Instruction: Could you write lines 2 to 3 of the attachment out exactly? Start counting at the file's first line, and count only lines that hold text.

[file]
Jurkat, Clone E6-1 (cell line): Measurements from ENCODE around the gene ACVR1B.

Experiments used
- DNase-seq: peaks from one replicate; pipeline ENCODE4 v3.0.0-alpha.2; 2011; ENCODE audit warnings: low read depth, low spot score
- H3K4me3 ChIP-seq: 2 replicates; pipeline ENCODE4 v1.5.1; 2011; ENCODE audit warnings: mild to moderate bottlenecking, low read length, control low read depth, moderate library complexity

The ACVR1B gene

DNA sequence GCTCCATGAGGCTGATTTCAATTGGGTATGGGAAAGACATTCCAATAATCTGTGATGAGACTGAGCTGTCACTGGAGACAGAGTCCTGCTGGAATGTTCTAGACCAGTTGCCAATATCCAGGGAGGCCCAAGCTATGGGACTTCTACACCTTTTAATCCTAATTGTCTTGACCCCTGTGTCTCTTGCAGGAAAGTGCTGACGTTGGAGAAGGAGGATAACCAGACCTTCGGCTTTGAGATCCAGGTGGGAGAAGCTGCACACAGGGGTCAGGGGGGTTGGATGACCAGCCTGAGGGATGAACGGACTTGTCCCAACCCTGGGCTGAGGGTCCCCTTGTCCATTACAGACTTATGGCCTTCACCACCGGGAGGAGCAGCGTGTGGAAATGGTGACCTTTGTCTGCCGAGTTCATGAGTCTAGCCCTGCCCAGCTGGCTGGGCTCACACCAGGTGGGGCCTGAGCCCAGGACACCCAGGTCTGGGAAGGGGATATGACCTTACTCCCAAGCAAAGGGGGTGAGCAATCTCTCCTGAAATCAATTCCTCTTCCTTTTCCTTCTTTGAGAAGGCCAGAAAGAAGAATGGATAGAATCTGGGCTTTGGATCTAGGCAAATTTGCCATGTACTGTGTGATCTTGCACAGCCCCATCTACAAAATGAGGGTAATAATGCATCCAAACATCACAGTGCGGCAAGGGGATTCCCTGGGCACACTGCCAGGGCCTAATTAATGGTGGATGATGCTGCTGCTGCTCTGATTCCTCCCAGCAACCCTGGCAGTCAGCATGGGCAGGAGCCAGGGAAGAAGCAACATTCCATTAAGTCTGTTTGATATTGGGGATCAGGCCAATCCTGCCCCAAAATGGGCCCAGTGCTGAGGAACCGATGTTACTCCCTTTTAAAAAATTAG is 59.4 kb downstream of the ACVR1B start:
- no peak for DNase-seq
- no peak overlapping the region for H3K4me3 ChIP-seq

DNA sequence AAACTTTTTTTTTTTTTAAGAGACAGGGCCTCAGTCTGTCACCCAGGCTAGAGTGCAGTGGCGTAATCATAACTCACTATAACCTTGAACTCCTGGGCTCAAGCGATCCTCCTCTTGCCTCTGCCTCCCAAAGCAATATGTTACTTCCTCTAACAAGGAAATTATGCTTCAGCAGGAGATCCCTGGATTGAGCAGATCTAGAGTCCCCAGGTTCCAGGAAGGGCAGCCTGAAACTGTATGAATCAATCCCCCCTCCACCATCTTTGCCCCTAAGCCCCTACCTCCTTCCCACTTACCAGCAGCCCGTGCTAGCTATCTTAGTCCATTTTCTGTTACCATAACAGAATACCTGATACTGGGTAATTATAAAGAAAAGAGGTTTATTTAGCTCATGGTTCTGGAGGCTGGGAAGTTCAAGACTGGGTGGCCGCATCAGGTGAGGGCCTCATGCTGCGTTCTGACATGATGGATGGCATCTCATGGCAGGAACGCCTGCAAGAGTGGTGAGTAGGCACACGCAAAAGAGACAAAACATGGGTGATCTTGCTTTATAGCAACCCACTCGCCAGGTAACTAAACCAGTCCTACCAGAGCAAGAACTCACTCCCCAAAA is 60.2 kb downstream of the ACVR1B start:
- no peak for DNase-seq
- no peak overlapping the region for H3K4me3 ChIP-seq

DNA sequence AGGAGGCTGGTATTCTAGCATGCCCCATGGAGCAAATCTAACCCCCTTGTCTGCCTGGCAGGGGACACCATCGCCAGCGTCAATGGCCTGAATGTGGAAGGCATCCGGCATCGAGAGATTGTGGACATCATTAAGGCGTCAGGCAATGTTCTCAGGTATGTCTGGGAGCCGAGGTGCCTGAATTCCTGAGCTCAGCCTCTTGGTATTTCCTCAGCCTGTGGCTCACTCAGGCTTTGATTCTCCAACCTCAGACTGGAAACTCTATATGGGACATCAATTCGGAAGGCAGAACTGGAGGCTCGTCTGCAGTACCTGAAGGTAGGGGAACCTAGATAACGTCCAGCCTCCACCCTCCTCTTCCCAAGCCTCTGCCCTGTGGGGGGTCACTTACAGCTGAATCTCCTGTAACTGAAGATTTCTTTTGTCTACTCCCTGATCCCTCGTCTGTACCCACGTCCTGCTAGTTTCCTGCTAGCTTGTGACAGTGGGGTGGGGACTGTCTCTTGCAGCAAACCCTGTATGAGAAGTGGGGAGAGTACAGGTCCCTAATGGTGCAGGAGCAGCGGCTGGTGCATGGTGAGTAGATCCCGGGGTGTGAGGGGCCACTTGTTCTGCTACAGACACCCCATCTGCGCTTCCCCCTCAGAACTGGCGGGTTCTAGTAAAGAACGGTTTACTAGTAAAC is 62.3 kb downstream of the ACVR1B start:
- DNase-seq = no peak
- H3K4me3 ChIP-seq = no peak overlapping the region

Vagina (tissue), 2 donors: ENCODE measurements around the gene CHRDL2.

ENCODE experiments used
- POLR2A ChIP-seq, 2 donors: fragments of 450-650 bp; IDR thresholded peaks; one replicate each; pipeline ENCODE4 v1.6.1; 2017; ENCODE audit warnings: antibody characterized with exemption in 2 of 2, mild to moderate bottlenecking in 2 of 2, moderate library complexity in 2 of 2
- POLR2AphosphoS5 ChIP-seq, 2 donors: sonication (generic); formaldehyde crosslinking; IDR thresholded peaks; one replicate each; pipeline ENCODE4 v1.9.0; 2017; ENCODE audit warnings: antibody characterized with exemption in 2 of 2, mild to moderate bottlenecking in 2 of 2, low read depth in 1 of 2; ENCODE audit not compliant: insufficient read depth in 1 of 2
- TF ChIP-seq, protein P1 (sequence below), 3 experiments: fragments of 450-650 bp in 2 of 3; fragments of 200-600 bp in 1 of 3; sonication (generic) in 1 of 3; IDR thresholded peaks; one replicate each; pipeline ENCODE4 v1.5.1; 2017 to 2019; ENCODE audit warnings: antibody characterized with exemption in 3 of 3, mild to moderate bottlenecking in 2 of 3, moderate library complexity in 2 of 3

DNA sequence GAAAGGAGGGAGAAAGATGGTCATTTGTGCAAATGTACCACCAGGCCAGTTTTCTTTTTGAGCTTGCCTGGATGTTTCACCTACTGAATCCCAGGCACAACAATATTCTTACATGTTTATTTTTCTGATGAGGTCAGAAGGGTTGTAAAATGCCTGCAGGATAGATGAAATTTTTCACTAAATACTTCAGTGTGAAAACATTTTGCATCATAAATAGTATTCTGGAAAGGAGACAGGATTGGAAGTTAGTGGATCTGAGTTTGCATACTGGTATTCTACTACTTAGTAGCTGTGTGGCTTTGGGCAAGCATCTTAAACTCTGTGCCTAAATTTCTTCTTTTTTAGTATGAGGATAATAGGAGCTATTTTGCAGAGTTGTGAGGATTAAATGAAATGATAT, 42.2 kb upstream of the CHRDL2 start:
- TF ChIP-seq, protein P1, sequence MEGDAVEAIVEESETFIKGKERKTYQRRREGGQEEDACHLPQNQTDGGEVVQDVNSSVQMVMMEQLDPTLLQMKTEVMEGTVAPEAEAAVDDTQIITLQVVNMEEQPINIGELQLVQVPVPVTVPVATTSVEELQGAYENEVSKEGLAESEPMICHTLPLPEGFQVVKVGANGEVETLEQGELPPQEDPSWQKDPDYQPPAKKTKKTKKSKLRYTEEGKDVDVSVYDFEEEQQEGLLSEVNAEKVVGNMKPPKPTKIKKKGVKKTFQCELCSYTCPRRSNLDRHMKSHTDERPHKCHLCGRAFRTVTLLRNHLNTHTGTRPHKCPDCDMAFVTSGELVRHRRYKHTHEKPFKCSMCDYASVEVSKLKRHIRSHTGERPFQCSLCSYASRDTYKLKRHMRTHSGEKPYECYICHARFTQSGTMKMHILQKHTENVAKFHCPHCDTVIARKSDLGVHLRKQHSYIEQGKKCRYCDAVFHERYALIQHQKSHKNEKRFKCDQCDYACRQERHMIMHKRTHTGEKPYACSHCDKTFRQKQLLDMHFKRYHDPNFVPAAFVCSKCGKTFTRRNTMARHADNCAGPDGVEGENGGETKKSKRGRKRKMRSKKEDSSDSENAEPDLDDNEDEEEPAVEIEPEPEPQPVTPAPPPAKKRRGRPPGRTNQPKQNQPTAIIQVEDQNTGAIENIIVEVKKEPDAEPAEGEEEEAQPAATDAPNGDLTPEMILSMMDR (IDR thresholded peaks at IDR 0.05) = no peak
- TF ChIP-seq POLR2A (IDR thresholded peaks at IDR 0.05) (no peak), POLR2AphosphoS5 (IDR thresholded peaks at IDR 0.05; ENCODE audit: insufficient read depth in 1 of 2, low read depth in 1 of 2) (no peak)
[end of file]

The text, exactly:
Experiments used
- DNase-seq: peaks from one replicate; pipeline ENCODE4 v3.0.0-alpha.2; 2011; ENCODE audit warnings: low read depth, low spot score